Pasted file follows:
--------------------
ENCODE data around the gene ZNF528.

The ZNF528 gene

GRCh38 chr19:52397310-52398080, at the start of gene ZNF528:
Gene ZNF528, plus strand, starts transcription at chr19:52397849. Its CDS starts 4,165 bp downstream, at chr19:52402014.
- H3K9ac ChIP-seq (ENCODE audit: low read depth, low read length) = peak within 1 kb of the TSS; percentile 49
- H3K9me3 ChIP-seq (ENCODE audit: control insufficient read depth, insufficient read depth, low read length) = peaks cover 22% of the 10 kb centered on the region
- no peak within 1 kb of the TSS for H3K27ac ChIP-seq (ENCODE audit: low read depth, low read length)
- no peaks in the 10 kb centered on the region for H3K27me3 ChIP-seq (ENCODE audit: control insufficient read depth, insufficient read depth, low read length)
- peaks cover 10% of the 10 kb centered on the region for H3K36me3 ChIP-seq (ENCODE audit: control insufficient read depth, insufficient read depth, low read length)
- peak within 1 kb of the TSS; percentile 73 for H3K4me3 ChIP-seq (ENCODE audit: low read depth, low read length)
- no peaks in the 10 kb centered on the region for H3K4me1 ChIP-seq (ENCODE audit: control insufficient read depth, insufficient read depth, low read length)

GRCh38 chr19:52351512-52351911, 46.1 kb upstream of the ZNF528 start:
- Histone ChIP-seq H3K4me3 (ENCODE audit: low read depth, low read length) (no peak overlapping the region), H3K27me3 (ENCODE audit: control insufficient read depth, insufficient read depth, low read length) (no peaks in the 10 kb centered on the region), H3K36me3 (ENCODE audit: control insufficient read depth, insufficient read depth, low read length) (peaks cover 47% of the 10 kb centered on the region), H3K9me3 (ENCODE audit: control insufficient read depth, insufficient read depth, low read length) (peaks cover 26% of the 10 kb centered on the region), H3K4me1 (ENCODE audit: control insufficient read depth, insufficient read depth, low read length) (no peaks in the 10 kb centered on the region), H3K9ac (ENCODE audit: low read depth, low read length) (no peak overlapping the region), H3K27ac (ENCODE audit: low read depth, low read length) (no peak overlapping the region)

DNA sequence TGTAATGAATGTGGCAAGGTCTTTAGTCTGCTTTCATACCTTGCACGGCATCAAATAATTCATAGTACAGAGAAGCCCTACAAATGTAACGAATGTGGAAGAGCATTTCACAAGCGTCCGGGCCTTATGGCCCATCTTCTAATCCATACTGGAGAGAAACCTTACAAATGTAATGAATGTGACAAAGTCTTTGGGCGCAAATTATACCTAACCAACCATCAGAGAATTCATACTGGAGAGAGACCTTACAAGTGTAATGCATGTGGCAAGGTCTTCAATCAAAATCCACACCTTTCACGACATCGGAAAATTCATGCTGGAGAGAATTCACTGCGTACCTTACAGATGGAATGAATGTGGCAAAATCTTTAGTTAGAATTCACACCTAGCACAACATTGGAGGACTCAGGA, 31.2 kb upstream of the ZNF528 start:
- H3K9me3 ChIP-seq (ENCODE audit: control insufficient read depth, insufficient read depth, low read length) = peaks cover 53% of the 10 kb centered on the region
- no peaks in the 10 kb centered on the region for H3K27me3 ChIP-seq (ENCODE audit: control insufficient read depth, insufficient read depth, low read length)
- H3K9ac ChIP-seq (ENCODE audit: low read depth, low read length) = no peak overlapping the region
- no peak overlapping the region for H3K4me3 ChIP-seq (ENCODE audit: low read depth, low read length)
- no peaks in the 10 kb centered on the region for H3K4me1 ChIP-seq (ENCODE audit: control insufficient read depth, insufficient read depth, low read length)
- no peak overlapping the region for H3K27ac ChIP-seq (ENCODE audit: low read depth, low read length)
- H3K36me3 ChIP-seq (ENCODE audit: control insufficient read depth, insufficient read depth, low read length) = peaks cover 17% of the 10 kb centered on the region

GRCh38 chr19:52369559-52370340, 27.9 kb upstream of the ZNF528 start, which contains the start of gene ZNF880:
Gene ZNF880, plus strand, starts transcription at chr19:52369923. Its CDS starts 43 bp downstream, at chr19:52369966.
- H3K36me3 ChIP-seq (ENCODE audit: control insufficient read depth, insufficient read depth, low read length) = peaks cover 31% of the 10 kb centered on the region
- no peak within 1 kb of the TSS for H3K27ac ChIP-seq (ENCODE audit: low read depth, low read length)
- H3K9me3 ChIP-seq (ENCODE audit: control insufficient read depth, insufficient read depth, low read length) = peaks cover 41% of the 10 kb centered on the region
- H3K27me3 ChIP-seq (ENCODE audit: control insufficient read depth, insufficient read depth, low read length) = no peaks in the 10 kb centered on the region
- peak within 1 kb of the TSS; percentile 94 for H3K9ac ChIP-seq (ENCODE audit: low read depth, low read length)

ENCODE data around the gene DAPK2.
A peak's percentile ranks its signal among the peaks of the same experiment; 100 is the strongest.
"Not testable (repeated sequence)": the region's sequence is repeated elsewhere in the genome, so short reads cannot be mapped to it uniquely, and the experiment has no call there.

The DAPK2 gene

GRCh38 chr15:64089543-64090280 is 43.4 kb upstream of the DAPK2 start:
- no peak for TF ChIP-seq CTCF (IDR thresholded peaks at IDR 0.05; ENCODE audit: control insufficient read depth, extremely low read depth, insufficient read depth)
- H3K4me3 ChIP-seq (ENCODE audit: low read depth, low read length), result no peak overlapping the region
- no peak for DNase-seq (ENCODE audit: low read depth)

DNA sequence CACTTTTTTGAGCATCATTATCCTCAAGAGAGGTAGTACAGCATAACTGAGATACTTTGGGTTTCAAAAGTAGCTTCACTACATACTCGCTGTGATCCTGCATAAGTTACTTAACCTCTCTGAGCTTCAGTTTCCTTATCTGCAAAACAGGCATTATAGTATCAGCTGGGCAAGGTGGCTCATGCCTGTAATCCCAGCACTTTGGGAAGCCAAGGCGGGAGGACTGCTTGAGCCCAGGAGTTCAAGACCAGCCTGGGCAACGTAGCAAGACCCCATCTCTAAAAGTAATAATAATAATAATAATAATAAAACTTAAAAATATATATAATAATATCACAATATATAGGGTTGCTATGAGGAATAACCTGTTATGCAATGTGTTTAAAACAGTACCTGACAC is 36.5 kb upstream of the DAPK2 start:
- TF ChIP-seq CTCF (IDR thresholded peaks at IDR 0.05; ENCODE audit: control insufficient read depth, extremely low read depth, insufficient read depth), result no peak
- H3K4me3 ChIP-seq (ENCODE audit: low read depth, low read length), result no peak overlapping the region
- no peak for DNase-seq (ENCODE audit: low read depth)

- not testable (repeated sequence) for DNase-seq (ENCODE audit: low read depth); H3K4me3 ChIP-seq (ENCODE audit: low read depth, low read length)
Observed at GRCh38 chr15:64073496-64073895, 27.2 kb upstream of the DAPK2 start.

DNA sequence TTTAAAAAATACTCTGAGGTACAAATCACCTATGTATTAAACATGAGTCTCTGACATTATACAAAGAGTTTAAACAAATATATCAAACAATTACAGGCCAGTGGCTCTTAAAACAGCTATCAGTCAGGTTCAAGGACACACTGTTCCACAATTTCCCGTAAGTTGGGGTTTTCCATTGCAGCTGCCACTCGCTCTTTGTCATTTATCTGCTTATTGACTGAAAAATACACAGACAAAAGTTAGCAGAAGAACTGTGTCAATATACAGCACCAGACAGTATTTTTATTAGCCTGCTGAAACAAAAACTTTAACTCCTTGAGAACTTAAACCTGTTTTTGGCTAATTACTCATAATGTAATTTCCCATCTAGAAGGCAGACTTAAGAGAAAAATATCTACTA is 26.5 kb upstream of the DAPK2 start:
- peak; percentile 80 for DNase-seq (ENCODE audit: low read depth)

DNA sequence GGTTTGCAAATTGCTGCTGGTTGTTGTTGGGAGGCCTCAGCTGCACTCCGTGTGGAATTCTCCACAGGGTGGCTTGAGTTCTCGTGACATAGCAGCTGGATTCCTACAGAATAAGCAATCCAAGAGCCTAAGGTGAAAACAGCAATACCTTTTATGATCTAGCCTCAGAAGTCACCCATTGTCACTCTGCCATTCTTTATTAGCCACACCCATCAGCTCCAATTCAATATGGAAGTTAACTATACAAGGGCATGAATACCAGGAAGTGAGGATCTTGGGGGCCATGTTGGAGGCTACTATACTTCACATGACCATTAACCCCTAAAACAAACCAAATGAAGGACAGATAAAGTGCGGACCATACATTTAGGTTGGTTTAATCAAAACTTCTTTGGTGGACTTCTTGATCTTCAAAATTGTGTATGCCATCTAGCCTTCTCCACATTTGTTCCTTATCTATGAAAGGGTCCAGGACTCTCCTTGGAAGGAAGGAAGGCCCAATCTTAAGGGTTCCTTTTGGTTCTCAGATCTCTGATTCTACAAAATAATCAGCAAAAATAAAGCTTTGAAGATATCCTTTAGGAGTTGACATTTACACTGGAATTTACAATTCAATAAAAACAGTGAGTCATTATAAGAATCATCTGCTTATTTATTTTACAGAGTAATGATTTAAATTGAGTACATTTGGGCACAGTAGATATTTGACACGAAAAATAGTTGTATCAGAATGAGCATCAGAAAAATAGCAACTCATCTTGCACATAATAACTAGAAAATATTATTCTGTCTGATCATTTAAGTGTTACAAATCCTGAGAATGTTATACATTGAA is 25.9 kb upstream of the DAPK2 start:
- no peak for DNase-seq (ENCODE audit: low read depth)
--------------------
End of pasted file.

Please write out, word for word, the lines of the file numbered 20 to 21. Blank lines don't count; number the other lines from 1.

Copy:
- no peak overlapping the region for H3K27ac ChIP-seq (ENCODE audit: low read depth, low read length)
- H3K36me3 ChIP-seq (ENCODE audit: control insufficient read depth, insufficient read depth, low read length) = peaks cover 17% of the 10 kb centered on the region